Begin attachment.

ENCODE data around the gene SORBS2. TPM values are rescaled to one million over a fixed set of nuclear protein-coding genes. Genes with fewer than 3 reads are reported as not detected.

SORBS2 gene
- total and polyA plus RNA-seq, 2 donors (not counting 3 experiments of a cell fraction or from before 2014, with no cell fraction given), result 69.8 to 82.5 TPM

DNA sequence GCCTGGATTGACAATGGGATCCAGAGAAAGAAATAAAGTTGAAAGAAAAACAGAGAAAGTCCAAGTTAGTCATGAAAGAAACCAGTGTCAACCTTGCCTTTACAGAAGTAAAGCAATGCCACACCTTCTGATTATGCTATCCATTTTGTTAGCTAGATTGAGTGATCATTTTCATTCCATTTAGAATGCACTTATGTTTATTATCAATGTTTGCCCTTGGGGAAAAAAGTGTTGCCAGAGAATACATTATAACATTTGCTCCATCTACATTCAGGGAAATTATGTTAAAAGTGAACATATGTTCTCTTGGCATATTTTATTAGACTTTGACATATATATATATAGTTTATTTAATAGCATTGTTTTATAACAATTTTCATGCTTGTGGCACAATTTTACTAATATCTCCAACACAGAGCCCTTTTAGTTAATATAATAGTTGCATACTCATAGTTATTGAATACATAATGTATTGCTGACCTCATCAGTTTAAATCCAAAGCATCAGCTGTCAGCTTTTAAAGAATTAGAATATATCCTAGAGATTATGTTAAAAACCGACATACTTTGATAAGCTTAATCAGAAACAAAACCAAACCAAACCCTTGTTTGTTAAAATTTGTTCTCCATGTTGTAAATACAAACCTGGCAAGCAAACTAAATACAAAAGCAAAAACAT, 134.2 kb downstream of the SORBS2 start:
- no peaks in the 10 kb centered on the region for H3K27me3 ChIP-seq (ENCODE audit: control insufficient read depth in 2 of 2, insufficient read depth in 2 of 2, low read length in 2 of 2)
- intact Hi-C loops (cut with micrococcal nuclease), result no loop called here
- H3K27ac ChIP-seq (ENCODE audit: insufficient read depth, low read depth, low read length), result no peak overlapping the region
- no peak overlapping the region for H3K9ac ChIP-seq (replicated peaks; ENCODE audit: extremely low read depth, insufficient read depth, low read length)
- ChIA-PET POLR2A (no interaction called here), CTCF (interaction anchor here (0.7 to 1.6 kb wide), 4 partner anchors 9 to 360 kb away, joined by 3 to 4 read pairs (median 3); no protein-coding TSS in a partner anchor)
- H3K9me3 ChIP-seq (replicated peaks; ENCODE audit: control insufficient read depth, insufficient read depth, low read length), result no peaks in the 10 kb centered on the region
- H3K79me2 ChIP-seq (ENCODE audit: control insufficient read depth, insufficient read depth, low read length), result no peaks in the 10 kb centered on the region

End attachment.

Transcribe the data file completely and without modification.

ENCODE data around the gene SORBS2. TPM values are rescaled to one million over a fixed set of nuclear protein-coding genes. Genes with fewer than 3 reads are reported as not detected.

SORBS2 gene
- total and polyA plus RNA-seq, 2 donors (not counting 3 experiments of a cell fraction or from before 2014, with no cell fraction given), result 69.8 to 82.5 TPM

DNA sequence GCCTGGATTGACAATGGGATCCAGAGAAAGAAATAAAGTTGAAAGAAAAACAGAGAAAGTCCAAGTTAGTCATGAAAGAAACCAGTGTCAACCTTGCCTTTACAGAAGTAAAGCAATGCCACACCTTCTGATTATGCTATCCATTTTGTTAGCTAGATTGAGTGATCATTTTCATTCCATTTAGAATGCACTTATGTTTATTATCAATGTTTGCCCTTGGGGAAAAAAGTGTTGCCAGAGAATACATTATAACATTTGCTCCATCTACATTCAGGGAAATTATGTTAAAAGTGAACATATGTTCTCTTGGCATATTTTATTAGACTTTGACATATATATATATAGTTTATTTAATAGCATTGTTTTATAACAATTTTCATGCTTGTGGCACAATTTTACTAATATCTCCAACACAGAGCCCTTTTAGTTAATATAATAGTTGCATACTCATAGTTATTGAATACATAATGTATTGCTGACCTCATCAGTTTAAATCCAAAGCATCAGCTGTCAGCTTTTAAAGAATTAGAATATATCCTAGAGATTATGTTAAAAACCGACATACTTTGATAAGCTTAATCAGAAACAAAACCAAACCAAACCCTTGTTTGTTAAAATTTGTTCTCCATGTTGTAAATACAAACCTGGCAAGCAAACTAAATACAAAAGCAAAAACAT, 134.2 kb downstream of the SORBS2 start:
- no peaks in the 10 kb centered on the region for H3K27me3 ChIP-seq (ENCODE audit: control insufficient read depth in 2 of 2, insufficient read depth in 2 of 2, low read length in 2 of 2)
- intact Hi-C loops (cut with micrococcal nuclease), result no loop called here
- H3K27ac ChIP-seq (ENCODE audit: insufficient read depth, low read depth, low read length), result no peak overlapping the region
- no peak overlapping the region for H3K9ac ChIP-seq (replicated peaks; ENCODE audit: extremely low read depth, insufficient read depth, low read length)
- ChIA-PET POLR2A (no interaction called here), CTCF (interaction anchor here (0.7 to 1.6 kb wide), 4 partner anchors 9 to 360 kb away, joined by 3 to 4 read pairs (median 3); no protein-coding TSS in a partner anchor)
- H3K9me3 ChIP-seq (replicated peaks; ENCODE audit: control insufficient read depth, insufficient read depth, low read length), result no peaks in the 10 kb centered on the region
- H3K79me2 ChIP-seq (ENCODE audit: control insufficient read depth, insufficient read depth, low read length), result no peaks in the 10 kb centered on the region